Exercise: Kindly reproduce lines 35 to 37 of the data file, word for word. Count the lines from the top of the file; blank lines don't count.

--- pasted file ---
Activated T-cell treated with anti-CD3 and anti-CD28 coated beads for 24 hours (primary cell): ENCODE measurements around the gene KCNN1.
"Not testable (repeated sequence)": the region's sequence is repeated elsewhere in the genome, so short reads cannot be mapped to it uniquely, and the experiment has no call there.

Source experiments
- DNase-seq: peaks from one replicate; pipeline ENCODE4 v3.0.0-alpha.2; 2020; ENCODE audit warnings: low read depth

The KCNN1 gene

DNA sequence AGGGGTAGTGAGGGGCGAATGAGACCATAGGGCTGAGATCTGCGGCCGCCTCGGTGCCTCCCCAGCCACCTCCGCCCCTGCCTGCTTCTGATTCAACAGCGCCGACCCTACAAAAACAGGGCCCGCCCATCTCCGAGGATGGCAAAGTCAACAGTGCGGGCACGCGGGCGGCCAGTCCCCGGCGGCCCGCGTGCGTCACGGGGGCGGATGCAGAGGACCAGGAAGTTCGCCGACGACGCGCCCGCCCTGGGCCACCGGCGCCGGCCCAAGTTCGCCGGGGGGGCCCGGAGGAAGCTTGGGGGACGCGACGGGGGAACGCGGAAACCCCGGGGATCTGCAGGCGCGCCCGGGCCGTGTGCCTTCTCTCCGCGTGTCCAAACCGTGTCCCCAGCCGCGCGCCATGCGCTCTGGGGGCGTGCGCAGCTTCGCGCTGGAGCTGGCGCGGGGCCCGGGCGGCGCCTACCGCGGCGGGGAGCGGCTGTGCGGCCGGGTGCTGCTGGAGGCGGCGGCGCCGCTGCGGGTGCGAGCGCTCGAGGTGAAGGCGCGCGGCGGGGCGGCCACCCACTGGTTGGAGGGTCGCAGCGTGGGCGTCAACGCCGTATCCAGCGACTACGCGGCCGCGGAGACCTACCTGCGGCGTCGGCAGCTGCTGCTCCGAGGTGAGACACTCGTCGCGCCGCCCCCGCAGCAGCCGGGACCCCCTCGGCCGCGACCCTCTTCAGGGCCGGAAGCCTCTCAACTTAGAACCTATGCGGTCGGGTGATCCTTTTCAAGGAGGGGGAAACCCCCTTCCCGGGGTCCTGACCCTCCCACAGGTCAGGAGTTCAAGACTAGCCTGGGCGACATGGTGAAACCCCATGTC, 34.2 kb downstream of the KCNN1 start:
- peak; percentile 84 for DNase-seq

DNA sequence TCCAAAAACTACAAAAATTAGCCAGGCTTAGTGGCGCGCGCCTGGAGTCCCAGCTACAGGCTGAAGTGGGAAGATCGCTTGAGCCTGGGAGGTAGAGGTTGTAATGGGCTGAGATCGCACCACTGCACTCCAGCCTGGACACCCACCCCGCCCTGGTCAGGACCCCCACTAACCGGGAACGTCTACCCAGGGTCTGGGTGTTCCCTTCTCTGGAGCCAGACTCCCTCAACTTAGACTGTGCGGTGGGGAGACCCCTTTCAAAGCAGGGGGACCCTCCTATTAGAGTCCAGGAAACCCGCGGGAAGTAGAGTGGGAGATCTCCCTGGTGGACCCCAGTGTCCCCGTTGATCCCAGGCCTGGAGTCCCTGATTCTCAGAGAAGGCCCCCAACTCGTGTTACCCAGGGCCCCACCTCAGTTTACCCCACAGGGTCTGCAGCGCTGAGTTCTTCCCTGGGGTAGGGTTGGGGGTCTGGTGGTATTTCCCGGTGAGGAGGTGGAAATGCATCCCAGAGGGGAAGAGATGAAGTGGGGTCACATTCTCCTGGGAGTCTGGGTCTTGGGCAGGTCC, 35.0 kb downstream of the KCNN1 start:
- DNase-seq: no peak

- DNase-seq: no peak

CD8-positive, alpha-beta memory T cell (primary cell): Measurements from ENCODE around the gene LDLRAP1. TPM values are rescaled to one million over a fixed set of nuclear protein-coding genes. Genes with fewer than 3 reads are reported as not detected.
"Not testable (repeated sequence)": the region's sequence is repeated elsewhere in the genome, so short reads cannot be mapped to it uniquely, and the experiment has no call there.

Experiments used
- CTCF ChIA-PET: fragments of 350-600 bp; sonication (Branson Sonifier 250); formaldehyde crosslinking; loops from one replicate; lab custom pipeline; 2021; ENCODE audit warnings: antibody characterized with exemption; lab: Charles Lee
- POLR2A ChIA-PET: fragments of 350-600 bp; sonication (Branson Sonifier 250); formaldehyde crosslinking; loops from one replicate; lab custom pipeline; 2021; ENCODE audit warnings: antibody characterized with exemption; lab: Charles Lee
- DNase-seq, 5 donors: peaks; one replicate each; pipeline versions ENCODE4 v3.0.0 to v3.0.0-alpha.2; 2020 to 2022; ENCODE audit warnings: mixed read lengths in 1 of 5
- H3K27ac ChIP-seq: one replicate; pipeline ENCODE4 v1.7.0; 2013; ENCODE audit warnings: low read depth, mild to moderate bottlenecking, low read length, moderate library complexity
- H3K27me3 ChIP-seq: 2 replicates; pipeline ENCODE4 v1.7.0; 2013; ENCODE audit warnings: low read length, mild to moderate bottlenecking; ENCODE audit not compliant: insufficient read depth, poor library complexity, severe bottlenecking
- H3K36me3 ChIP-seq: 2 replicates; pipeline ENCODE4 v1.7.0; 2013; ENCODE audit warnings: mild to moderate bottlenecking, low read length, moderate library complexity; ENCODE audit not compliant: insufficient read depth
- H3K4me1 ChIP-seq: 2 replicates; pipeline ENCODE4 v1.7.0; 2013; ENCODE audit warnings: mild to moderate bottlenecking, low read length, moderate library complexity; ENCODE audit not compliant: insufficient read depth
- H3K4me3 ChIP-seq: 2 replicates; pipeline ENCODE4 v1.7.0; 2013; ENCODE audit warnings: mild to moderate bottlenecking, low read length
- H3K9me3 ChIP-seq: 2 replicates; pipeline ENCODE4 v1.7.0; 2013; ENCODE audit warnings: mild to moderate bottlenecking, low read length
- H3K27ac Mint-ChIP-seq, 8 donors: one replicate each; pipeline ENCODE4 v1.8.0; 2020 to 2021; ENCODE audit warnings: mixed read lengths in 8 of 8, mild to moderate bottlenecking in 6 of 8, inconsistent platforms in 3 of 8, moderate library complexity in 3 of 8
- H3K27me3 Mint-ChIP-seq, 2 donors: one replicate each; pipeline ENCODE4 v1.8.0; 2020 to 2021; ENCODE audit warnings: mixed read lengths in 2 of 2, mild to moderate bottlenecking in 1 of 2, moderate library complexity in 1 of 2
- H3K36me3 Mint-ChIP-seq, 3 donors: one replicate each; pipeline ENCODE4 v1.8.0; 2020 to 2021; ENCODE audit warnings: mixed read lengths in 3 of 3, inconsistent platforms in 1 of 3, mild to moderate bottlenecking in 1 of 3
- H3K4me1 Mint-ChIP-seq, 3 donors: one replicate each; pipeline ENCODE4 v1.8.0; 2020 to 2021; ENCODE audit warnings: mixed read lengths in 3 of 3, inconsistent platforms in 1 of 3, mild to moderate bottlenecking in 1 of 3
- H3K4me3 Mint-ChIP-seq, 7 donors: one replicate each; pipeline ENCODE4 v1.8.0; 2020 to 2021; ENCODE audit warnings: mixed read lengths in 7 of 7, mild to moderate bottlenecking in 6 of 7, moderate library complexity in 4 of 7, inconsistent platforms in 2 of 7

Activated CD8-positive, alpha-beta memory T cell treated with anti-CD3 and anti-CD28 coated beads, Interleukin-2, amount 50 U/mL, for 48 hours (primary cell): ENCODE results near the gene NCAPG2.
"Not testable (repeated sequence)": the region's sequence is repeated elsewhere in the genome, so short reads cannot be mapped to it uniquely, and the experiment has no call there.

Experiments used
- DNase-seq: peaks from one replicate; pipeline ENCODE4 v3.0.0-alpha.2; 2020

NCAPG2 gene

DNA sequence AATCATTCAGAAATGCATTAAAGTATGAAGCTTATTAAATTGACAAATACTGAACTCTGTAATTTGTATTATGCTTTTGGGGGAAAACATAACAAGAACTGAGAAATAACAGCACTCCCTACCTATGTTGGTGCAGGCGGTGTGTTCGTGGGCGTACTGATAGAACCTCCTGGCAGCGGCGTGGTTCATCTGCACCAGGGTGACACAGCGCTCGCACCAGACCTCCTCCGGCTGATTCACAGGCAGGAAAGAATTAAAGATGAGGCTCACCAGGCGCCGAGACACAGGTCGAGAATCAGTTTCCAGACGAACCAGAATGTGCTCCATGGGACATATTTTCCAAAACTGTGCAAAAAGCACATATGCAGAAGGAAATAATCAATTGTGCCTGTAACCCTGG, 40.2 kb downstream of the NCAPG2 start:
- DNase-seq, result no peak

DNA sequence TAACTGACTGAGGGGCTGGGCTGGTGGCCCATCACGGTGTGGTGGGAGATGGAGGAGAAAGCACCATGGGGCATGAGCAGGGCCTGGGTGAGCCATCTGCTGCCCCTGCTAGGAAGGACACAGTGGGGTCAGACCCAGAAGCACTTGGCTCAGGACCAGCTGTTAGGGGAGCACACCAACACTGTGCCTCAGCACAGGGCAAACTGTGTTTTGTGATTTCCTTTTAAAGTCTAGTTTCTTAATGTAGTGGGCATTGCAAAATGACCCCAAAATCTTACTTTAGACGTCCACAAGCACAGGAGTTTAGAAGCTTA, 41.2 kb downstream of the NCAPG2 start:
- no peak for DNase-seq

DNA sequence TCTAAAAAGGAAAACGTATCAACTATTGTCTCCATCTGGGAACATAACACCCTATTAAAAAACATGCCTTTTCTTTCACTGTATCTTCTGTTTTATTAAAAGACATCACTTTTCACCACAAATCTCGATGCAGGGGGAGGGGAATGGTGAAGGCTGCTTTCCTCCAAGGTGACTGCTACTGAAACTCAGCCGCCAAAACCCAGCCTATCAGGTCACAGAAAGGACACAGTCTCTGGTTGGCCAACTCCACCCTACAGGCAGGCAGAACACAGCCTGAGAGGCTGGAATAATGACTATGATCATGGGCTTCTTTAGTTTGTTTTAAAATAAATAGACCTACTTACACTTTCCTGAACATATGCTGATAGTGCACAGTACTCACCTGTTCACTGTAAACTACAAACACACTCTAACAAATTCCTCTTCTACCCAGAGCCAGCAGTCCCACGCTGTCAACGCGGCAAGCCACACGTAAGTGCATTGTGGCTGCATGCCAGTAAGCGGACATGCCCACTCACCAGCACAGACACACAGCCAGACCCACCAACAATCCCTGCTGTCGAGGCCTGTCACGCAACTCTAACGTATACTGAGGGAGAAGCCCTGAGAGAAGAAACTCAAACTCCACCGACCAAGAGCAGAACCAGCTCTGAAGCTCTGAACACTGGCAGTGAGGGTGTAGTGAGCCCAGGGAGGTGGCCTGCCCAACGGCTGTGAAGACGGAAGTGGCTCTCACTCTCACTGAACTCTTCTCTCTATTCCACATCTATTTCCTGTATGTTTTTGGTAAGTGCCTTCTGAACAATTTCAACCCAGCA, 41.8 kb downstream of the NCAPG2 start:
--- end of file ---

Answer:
DNA sequence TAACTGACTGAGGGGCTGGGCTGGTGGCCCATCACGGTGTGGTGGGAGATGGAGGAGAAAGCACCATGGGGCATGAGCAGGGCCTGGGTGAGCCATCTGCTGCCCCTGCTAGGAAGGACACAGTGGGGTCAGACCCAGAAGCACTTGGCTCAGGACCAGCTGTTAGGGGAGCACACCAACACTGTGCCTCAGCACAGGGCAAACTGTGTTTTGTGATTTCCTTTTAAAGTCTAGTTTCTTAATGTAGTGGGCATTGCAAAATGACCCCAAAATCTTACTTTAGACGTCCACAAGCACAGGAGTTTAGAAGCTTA, 41.2 kb downstream of the NCAPG2 start:
- no peak for DNase-seq

DNA sequence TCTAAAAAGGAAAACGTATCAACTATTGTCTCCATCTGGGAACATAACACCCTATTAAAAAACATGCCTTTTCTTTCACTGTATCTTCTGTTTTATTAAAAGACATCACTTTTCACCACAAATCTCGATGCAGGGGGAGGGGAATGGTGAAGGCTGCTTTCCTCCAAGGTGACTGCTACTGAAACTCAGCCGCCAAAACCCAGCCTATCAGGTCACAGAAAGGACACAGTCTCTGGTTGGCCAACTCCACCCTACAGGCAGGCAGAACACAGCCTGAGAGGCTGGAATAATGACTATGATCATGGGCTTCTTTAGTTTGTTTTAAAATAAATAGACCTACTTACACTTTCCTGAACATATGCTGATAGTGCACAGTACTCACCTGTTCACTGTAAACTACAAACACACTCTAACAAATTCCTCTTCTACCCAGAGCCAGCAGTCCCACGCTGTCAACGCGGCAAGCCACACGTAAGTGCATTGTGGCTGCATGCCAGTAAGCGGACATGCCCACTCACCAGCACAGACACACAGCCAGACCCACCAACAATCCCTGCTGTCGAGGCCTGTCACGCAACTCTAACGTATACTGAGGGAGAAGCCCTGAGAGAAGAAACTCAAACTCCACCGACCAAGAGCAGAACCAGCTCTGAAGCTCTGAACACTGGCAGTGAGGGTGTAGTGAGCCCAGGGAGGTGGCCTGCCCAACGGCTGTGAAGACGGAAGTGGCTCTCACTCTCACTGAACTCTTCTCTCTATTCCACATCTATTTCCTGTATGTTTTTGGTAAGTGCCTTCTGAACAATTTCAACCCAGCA, 41.8 kb downstream of the NCAPG2 start: